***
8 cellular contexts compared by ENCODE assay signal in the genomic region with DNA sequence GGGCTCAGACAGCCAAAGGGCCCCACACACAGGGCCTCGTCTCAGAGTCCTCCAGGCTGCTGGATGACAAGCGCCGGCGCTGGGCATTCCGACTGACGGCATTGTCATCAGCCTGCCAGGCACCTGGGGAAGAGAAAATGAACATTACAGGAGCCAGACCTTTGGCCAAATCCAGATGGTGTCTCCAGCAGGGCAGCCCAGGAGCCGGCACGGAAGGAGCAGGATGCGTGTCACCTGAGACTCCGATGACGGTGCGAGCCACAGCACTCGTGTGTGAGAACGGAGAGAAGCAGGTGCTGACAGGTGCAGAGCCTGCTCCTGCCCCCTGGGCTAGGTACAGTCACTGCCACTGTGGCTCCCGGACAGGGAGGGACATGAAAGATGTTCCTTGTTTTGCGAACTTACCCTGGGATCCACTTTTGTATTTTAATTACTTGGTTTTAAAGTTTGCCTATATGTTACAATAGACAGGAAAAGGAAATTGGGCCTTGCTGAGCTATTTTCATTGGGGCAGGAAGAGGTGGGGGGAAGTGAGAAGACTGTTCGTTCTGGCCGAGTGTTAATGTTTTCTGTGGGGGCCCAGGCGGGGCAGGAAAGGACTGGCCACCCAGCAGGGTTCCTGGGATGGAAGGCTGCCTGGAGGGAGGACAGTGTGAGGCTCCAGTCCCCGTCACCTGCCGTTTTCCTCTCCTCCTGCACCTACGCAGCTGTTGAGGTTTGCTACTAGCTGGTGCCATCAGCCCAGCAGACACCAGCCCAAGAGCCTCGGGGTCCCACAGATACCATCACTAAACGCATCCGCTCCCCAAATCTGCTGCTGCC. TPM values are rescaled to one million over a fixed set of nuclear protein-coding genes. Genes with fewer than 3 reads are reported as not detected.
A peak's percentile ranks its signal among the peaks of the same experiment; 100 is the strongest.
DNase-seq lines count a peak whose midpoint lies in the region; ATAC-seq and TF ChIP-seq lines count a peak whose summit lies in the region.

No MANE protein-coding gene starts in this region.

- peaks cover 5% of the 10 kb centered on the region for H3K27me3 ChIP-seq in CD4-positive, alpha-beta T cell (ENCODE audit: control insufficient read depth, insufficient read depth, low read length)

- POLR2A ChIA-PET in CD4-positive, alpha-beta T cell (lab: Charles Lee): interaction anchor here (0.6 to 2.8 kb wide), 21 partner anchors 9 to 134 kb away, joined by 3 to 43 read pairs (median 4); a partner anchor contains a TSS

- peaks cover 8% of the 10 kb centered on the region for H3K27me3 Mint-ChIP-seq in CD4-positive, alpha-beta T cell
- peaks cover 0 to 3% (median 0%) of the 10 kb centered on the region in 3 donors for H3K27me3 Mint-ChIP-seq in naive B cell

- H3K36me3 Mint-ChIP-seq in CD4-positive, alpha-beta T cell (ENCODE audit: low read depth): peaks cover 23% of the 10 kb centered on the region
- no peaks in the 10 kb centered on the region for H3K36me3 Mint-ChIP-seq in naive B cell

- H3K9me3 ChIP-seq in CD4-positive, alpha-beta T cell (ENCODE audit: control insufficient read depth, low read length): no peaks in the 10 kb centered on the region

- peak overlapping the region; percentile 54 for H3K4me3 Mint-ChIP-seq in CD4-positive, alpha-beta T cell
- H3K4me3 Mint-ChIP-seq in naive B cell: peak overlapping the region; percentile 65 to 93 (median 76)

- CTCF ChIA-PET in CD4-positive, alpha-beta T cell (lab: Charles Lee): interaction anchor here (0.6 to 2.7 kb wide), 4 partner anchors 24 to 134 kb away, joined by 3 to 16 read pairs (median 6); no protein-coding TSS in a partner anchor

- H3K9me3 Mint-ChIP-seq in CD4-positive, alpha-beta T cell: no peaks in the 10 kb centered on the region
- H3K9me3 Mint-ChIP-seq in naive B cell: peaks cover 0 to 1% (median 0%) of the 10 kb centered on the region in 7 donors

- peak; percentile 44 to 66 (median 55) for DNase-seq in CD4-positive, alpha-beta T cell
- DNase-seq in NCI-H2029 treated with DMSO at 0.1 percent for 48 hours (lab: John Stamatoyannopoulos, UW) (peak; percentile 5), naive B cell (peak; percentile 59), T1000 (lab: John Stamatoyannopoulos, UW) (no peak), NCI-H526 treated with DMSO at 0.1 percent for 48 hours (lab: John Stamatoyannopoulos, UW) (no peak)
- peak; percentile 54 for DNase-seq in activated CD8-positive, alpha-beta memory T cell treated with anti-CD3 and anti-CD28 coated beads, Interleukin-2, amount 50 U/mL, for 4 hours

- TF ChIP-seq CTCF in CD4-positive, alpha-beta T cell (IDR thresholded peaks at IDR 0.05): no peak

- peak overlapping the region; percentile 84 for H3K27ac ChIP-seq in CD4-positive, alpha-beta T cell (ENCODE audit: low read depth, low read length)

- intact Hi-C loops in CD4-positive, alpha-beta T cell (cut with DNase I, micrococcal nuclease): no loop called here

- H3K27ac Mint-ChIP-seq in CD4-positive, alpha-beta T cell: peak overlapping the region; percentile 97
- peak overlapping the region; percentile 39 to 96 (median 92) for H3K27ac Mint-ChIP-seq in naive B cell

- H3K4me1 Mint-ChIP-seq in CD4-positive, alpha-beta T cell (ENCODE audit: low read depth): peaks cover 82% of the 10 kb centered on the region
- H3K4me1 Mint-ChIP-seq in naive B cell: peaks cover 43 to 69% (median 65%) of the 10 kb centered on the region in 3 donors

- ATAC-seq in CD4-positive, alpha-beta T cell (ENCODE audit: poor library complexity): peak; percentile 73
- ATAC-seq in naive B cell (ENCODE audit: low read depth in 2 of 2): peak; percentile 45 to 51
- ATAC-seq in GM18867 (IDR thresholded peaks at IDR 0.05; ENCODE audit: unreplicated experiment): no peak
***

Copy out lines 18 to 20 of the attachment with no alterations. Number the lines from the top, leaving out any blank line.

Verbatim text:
- DNase-seq in NCI-H2029 treated with DMSO at 0.1 percent for 48 hours (lab: John Stamatoyannopoulos, UW) (peak; percentile 5), naive B cell (peak; percentile 59), T1000 (lab: John Stamatoyannopoulos, UW) (no peak), NCI-H526 treated with DMSO at 0.1 percent for 48 hours (lab: John Stamatoyannopoulos, UW) (no peak)
- peak; percentile 54 for DNase-seq in activated CD8-positive, alpha-beta memory T cell treated with anti-CD3 and anti-CD28 coated beads, Interleukin-2, amount 50 U/mL, for 4 hours

- TF ChIP-seq CTCF in CD4-positive, alpha-beta T cell (IDR thresholded peaks at IDR 0.05): no peak